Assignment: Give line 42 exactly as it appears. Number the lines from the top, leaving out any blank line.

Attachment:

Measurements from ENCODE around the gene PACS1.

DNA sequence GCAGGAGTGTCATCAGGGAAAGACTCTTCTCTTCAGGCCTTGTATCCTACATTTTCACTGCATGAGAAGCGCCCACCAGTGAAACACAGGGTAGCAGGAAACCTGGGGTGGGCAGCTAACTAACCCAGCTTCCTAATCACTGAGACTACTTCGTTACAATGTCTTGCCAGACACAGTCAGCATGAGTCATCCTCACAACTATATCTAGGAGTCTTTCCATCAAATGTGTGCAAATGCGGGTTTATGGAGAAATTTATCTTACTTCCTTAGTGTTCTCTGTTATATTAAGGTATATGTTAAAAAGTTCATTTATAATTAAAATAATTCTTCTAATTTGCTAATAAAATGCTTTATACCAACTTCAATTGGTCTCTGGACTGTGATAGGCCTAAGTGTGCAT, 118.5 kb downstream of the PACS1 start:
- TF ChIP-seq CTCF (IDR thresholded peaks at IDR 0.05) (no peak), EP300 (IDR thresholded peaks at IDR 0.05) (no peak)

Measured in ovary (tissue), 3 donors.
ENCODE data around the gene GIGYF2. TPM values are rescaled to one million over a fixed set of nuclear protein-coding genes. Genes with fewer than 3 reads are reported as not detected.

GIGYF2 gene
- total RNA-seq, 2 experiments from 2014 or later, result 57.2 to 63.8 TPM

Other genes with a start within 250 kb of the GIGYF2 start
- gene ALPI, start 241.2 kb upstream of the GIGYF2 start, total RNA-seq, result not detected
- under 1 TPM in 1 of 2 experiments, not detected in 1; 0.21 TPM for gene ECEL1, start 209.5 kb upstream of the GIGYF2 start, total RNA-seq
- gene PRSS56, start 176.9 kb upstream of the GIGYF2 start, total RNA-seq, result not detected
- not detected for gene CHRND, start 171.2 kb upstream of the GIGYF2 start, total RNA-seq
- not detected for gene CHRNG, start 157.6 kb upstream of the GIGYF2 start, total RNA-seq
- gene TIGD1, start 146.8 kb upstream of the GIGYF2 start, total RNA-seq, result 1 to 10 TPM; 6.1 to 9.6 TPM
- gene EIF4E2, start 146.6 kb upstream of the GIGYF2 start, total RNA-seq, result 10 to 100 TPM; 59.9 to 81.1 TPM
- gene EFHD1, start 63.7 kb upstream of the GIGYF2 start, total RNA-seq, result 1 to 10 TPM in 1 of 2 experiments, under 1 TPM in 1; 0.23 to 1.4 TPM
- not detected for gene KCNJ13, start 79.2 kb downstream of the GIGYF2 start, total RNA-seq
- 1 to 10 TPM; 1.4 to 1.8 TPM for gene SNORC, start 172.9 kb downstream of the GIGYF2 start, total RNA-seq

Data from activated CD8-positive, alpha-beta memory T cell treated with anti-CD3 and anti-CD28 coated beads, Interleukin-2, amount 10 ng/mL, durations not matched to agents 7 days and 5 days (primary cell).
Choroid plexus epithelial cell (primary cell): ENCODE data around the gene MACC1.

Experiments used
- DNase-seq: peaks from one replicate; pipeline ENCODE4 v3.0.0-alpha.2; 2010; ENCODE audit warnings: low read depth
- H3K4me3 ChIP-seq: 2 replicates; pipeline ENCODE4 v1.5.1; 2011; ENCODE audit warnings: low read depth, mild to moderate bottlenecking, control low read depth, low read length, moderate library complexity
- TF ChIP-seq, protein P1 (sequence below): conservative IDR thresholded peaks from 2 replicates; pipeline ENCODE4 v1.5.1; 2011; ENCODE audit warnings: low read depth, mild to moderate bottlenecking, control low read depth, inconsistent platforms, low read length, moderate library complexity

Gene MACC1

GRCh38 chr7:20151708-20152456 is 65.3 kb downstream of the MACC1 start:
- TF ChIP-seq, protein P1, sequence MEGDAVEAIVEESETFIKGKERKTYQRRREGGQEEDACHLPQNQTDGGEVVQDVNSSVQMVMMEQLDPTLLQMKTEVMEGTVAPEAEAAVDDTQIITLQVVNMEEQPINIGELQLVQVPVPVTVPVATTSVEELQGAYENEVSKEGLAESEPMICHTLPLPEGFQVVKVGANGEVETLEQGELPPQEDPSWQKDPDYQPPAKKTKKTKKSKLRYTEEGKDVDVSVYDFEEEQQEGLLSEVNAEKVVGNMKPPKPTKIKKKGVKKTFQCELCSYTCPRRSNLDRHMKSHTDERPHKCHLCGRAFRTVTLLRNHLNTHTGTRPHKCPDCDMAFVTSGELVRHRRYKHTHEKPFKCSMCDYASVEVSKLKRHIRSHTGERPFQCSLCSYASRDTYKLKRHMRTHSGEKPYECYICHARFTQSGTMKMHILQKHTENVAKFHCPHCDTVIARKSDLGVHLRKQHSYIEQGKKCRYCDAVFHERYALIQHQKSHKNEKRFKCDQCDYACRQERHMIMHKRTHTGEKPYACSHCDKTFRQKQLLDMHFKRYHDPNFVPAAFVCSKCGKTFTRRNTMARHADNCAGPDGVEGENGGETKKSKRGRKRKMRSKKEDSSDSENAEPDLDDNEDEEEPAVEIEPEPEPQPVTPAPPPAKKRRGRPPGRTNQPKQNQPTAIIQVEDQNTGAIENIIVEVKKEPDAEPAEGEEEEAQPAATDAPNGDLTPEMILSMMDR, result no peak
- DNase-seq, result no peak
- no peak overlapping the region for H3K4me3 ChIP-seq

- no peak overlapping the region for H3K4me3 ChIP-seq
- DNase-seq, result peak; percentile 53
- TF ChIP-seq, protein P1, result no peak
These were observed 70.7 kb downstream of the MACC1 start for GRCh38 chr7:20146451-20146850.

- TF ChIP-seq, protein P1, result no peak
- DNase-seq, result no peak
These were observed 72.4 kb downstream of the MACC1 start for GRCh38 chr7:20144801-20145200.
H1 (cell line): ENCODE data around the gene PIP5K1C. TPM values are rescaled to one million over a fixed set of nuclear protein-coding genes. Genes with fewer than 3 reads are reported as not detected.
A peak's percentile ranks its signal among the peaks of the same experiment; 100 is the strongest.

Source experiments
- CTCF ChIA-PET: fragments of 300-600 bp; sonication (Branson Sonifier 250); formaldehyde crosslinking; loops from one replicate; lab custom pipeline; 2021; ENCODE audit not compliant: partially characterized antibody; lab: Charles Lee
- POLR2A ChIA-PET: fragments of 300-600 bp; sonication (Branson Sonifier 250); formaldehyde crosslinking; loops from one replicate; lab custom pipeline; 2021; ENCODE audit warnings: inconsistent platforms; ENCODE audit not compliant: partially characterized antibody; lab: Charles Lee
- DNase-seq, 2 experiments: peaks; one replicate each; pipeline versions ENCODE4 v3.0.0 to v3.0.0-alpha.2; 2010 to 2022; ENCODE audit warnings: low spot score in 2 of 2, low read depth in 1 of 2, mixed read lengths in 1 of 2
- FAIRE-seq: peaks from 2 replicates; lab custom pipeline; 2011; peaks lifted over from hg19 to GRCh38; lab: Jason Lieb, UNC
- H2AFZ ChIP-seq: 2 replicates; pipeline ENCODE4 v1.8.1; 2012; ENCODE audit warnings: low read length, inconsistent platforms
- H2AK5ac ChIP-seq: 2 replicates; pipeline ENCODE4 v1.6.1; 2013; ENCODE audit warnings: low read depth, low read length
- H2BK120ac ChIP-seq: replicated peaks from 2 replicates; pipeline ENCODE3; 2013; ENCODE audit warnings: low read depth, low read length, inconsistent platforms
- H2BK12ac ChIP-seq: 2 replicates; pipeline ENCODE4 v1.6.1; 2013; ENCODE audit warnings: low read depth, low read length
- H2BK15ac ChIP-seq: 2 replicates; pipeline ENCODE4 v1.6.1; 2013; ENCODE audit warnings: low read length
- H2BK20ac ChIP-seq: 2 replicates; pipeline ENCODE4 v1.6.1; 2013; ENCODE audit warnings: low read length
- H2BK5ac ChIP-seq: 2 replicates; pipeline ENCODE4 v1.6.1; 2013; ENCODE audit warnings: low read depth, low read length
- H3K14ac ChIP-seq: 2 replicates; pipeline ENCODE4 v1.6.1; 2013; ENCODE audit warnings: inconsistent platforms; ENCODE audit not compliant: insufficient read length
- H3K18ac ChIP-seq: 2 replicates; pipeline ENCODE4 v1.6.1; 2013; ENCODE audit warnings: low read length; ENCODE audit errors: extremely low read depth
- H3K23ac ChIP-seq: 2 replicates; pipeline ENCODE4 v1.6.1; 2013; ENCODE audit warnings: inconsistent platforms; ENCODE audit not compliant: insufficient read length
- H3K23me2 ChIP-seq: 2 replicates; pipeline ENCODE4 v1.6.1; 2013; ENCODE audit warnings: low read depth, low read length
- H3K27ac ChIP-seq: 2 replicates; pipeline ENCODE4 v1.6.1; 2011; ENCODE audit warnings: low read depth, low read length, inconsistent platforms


- DNase-seq, 2 experiments: peaks; one replicate each; pipeline versions ENCODE4 v3.0.0 to v3.0.0-alpha.2; 2010 to 2022; ENCODE audit warnings: low spot score in 2 of 2, low read depth in 1 of 2, mixed read lengths in 1 of 2